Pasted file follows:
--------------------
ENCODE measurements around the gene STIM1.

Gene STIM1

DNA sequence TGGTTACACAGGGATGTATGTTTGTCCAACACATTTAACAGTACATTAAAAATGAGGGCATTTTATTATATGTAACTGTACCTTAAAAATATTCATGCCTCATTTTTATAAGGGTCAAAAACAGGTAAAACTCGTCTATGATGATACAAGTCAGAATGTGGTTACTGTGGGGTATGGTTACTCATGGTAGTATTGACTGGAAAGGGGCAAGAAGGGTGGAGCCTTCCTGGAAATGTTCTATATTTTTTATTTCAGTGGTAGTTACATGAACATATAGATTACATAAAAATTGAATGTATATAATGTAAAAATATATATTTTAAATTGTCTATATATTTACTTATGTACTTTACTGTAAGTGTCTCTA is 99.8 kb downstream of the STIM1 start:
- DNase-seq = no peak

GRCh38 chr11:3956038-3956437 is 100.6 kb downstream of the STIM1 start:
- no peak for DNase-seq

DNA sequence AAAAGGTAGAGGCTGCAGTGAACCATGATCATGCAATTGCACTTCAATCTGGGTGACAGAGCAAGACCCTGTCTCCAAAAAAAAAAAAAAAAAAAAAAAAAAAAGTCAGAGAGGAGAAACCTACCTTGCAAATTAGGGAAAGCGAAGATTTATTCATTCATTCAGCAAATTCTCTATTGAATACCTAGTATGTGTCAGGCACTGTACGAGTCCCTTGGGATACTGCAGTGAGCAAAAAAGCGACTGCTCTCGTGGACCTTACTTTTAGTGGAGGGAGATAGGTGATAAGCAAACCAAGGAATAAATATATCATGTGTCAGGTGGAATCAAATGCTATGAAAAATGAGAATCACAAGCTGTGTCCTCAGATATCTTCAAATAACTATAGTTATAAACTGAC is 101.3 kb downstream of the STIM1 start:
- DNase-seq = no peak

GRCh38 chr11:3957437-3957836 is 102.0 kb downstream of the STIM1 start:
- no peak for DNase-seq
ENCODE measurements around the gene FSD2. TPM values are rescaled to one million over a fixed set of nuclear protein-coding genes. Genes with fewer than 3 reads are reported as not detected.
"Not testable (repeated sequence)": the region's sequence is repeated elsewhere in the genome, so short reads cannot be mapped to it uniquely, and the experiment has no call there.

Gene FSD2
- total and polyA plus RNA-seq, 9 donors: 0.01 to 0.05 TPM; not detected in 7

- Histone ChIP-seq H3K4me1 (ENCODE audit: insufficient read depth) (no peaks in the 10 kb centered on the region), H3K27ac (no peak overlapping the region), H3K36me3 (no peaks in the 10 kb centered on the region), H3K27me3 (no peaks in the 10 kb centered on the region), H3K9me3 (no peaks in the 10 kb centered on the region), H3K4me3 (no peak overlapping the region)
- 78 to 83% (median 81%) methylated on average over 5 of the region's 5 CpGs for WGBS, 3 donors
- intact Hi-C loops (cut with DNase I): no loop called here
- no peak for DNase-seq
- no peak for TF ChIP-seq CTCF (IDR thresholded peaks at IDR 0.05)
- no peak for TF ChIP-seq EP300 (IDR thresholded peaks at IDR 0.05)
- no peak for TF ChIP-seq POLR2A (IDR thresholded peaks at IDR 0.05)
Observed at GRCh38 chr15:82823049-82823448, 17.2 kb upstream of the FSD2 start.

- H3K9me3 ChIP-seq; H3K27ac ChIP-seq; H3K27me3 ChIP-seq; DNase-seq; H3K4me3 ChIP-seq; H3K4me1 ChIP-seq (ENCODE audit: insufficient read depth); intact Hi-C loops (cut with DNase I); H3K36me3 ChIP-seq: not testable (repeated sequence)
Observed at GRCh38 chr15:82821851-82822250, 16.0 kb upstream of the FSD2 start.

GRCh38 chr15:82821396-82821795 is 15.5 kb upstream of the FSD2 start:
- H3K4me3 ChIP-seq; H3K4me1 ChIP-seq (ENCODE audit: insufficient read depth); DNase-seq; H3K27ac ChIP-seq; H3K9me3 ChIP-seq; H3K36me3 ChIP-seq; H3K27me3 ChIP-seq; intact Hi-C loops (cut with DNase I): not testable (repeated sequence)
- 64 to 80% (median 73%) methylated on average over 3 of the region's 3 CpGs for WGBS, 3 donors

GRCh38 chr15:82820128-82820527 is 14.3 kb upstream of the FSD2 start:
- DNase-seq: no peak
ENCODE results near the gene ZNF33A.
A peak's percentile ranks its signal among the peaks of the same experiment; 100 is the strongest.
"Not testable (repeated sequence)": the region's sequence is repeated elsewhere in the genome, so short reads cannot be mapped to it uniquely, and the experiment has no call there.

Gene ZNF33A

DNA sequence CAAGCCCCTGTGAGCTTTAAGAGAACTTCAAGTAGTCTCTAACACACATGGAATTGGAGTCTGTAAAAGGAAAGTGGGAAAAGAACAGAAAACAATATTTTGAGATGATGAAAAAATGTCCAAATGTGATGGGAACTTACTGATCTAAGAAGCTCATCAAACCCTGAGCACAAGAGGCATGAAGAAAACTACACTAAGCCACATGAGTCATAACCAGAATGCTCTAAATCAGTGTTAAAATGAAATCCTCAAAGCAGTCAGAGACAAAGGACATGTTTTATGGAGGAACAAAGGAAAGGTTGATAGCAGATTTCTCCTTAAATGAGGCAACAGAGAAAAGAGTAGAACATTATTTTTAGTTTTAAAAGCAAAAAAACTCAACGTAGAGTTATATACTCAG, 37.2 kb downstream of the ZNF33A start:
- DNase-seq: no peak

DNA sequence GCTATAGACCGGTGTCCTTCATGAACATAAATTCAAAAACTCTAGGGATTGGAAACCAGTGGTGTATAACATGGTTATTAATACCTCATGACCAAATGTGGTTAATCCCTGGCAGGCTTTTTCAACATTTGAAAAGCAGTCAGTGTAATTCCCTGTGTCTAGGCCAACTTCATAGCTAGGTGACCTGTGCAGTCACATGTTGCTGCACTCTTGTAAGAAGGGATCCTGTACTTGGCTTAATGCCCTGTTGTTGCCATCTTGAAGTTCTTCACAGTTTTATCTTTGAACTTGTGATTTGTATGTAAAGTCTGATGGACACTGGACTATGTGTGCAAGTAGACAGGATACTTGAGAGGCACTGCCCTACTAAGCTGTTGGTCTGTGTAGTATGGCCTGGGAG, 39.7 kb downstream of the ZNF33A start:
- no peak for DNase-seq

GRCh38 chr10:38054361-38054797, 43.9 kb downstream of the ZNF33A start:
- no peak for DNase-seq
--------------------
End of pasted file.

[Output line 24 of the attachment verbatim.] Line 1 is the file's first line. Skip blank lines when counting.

Observed at GRCh38 chr15:82821851-82822250, 16.0 kb upstream of the FSD2 start.